Broken incentives in medical research

Last week, I sat down with Scott Johnson of the Device Alliance to discuss how medical research is communicated only through archaic and disorganized methods, and how the root of this is the “economy” of Impact Factor, citations, and tenure-seeking as opposed to an exercise in scientific communication.

We also discussed a vision of the future of medical publishing, where the basic method of communicating knowledge was no longer uploading a PDF but contributing structured data to a living, growing database.

You can listen here: https://www.devicealliance.org/medtech_radio_podcast/

As background, I recommend the recent work by Patrick Collison and Tyler Cowen on broken incentives in medical research funding (as opposed to publishing), as I think their research on funding shows that a great slow-down in medical innovation has resulted from systematic errors in organizing knowledge gathering. Mark Zuckerberg actually interviewed them about it here: https://conversationswithtyler.com/episodes/mark-zuckerberg-interviews-patrick-collison-and-tyler-cowen/.

3 thoughts on “Broken incentives in medical research

  1. The problem with “living, growing databases” is that they are constantly changing.

    Occasionally in science you get publications that demonstrate the state of knowledge of a field at a specific time. “The Dinosauria” is one such publication. It presents, to the best of the abilities of the editors and contributors, the state of our knowledge of dinosaurs as of the date of its publication.

    These are important for a number of reasons. First, they serve as save states for a field of science. Yes, science has advanced beyond what’s in “The Dinosauria”–but if everything went wrong and we ONLY had that book, we could rebuild the field. Not such an issue with paleontology (only us fossil lovers risk our lives over this information), but with a field such as medicine this is critical. We CANNOT afford to lose the knowledge we have in medicine; the death toll would be in the billions.

    Especially with something as ephemeral as a database (how old is the oldest database you’re currently using? The oldest paper on my hard drive is written in Latin), you need these check points or save states. You need a foundation upon which to build. Without these, a lightning strike or fire in the wrong server room is catastrophic to the field in question.

    Second, they serve to force people to essentialize the field. No one can fit all information available into one book on any topic. You have to provide the most important information–and that means you have to CHOOSE what’s most important. That’s not a trivial thing, even in purely academic sciences. What we consider important is what we focus on. And scientists being who we are, if I disagree with you on what’s important I’m going to say so, loudly and clearly. Which may be annoying to the individual researcher, but spurs scientific innovation. To provide but one example: the primary focus in evolutionary theory for the first half-century was to figure out the mechanism of evolution, because its detractors were right that without that mechanism, there was no theory.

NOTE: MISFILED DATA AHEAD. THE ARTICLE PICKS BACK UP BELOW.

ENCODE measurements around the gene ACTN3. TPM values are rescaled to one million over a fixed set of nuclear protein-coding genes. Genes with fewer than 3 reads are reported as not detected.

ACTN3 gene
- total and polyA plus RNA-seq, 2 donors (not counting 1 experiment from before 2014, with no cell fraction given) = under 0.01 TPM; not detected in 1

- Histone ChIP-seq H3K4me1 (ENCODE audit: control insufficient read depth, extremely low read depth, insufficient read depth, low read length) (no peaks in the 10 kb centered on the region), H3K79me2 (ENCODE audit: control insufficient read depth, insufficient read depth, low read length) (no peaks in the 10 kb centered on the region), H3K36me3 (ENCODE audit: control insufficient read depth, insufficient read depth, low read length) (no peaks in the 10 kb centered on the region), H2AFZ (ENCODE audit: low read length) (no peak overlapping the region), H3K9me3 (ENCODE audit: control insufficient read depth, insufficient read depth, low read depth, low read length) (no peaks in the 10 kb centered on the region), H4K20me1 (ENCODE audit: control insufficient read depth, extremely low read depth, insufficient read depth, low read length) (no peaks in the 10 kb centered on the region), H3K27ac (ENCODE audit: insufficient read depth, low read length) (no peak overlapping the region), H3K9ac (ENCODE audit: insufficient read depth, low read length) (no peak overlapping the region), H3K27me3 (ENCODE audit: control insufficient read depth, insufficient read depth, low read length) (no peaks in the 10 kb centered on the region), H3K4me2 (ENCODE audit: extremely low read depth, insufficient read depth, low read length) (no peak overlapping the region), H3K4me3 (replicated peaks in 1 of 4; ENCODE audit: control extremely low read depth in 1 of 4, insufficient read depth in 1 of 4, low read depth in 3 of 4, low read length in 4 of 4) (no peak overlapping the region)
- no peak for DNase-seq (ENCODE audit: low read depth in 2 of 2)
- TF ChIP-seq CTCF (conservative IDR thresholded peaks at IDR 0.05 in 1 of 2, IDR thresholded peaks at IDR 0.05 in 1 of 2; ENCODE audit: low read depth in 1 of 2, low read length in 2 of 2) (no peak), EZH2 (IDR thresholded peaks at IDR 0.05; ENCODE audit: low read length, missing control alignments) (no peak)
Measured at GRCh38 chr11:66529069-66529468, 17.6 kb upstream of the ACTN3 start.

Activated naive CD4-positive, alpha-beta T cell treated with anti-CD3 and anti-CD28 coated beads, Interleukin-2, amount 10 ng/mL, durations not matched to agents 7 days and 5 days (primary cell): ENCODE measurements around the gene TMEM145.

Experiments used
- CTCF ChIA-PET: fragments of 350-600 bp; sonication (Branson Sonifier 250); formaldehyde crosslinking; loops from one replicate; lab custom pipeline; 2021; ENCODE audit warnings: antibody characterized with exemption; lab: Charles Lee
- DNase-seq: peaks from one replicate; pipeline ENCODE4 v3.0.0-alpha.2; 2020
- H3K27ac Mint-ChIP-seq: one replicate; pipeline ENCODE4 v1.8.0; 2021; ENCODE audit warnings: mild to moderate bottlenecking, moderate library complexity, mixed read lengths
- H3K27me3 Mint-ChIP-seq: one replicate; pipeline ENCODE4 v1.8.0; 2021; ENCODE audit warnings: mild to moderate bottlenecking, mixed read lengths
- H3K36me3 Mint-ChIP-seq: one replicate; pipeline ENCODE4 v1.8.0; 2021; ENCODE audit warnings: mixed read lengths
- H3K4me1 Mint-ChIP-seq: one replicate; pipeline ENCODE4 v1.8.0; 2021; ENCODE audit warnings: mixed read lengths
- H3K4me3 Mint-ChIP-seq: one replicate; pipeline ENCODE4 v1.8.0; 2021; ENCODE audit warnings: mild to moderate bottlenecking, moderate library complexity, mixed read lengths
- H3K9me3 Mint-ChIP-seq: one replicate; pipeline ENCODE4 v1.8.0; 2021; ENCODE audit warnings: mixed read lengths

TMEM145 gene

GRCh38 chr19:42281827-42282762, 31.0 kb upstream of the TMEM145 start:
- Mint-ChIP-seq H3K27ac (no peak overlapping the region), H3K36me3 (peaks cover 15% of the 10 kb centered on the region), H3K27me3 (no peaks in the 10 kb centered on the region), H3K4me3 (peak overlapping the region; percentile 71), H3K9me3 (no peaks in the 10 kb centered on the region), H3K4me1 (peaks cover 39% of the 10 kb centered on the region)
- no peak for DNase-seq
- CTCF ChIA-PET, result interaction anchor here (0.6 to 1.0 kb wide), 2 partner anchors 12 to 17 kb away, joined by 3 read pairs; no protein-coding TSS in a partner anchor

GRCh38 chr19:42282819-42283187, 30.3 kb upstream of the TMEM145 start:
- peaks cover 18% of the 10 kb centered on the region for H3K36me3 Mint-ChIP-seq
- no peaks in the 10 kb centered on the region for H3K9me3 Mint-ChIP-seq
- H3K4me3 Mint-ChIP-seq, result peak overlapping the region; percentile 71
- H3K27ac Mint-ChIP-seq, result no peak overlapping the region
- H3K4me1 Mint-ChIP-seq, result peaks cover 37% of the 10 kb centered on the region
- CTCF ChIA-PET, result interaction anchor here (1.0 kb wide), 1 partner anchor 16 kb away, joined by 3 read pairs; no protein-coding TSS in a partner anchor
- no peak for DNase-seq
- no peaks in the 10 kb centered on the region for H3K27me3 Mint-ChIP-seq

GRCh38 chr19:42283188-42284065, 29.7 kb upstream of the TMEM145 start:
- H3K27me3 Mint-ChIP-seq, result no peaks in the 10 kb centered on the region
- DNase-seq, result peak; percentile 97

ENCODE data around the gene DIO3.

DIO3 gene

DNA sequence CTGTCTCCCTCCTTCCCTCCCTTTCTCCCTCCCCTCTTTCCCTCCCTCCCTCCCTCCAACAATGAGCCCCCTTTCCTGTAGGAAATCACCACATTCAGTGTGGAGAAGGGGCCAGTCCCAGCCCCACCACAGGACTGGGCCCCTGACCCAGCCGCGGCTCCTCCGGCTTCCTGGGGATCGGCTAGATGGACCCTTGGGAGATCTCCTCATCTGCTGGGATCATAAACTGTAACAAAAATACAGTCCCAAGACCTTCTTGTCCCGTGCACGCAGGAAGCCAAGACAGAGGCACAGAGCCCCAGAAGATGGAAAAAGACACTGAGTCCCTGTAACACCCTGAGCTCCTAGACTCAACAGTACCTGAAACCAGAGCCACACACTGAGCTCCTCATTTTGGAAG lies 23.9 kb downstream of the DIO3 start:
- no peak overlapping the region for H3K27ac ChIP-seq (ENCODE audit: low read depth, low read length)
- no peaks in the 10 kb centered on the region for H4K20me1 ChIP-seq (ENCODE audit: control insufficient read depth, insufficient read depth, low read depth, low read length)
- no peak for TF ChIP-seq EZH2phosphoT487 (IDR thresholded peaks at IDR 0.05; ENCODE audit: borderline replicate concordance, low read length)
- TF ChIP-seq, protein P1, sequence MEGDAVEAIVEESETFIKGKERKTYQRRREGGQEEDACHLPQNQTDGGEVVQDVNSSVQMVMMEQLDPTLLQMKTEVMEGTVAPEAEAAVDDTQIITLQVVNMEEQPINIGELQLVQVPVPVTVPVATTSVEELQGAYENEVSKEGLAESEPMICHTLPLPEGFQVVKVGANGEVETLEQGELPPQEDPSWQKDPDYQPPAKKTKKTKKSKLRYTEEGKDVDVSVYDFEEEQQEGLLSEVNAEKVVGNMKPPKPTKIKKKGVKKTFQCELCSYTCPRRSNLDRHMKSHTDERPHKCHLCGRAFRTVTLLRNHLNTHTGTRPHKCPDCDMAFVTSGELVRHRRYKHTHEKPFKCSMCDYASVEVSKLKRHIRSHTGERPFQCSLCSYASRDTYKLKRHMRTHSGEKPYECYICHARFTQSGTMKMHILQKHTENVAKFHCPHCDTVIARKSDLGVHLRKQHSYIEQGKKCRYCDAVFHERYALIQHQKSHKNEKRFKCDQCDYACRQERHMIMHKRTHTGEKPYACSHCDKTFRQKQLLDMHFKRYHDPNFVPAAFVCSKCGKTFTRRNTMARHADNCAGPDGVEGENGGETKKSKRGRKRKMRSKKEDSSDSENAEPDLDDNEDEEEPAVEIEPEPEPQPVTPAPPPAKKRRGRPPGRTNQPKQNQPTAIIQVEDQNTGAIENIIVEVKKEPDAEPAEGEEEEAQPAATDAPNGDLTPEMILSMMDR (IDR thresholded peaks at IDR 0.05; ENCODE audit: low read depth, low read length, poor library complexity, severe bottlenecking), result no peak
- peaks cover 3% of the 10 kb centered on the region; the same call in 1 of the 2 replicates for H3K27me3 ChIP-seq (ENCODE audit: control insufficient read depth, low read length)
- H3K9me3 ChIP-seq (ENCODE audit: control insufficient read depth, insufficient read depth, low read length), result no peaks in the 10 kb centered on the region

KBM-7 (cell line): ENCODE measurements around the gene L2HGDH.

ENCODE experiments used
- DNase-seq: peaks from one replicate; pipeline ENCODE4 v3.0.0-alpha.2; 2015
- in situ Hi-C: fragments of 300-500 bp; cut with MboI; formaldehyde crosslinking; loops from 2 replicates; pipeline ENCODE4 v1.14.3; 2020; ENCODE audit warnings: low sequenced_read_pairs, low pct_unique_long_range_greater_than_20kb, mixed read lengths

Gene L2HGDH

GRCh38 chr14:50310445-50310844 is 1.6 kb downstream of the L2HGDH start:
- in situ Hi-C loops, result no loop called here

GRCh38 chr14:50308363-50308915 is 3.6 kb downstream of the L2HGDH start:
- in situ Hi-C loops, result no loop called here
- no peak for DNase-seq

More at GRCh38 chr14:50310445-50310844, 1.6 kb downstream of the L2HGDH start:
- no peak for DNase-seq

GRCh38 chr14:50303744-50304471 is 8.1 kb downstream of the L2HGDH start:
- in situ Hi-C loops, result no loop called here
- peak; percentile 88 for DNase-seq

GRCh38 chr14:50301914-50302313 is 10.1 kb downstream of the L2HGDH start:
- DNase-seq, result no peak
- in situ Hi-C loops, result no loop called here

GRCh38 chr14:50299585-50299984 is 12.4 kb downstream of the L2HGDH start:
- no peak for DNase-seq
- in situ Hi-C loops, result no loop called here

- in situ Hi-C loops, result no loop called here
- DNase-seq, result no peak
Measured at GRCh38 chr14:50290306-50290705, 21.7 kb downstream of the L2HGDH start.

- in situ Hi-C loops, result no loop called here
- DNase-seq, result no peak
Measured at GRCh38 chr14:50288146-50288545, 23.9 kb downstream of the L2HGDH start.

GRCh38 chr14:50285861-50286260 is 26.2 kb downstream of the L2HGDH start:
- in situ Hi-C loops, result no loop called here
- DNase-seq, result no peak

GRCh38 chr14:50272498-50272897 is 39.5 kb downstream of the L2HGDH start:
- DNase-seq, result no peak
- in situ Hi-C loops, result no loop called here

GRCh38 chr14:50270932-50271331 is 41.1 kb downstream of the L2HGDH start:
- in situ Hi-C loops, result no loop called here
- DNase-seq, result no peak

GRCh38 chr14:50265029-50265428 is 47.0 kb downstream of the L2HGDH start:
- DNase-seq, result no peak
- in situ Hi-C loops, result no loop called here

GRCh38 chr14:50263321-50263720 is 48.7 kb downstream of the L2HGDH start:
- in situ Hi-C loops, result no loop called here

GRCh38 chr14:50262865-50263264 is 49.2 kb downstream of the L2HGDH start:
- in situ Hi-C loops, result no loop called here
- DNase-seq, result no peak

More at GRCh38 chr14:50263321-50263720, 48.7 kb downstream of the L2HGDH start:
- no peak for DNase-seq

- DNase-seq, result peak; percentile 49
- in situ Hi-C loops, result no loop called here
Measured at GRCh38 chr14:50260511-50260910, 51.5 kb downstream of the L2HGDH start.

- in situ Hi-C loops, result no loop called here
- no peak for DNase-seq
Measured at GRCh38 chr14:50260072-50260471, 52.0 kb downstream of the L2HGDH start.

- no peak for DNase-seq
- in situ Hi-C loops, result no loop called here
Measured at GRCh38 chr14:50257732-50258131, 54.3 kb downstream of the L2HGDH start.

Third, such works provide a way to present data together. What I mean is, a researcher can flip casually between various parts of the book and find inspiration for future research. This isn’t magical thinking; people highly trained to find real connections within relevant data often find these subconsciously. A database doesn’t do that. You have to know what you’re looking for to find correlations within a database. You can’t pull out a database because your kid asks a question, and realize as you flip through the pages that X and Y share Z trait, and I wonder why that is….. Such accidents are more common in science than anyone wants to admit. State-of-the-art textbooks provide a breeding ground for such accidents.

    The exact same arguments can be made for any individual paper or journal. Having a hard copy is important.

    That’s not to say that databases are bad. They certainly are useful tools, and vitally important ones! But I think people overly used to relying on computers for everything from education to work to entertainment downplay the importance of stable resources.

Please keep it civil

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